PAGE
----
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Customer Review

on September 9, 2003
A few months back, my landlady forced me to sit through an hour of CMT music videos so I could see this one funny video. An hour later, I hadn't seen the video she was looking for, but I was captivated by a video by Johnny Cash, "Hurt" - even more so when I saw it was written by NIN's Trent Reznor. A country legend covering an alternative ballad - quite a dichotomy.
Dichotomy seems to be the central theme of the latest Spiritual Journeys' tome from Relevant Books. Every artist profiled it seems has a problem reconciling their faith with their lives - much like what normal people go through. The authors cut through the fame and fortune shield and go right to the heart of the matter - the artist's struggle with faith and with a church that you would think should support them.
The book avoids the standard Christian rhetoric - in fact, it flat out defies it with it's honest look at real people and their rise to fame and the labors they engaged in to get there - both good and bad, avoiding the plastic-looking halos on the heads of the artists commonly associated with what has become known as contemporary 'Christian music.'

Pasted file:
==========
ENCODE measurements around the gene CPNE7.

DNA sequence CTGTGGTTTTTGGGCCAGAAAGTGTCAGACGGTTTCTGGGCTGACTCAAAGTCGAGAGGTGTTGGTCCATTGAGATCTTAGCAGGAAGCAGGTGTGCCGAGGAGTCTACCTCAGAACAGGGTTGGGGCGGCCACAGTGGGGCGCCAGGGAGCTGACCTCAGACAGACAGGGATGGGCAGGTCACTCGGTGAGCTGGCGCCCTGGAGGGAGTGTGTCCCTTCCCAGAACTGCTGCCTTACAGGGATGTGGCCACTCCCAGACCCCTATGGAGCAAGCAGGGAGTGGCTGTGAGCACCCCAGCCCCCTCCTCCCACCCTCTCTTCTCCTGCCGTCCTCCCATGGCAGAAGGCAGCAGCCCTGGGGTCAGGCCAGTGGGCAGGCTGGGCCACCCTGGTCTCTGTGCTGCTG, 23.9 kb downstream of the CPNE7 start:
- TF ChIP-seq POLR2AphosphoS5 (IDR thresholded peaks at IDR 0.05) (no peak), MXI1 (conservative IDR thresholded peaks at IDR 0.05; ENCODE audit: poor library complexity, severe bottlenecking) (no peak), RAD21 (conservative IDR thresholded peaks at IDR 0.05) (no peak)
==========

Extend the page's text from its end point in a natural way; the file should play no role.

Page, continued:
I should say here that I am not a big fan of the rap and hip-hop universes, but I still found the stories compelling enough to read, and, to be honest, was surprised by a number of the artists profiled. Having no experience with them other than hearing older people complain about their music, I had no idea some of them explored their faith the way they did.
I must mention a couple of caveats, though. The book focuses a little too strongly on dichotomies. The artists profiled all "walk the line" between good and evil, often choosing the incorrect path. I wish they had also included a few artists who tend to be a little less notorious, but still straddle both universes. Some stories I'd like to have seen explored include Bruce Cockburn, Charlie Sexton, Pierce Pettis, Michael Been and the Call, Tonio K., Vigilantes of Love, Sam Phillips, Van Morrison, and, as a guilty pleasure, Jon Bon Jovi. It seemed odd that the king of offensively embracing faith, "The Artist," was absent from the pages as well. Also, unfortunately for such a well-put together book there are quite a few typos, including passages where a member of a band or a music reviewer's name changes from one paragraph to another. Needless to say, it jarred the senses and made the book a little harder to read. Hopefully they will clear those up in the next edition.
Overall, Spiritual Journeys is a walk worth taking, especially if you are fans of Johnny, Lauryn, Moby, Wyclef Jean, Creed, Dylan, Kravitz, T-Bone, P. Diddy, Al Green, and Destiny's Child. (oh, yeah, and U2, although I'd recommend Walk On for a more in-depth look at the world's most famous band.)
Peace.
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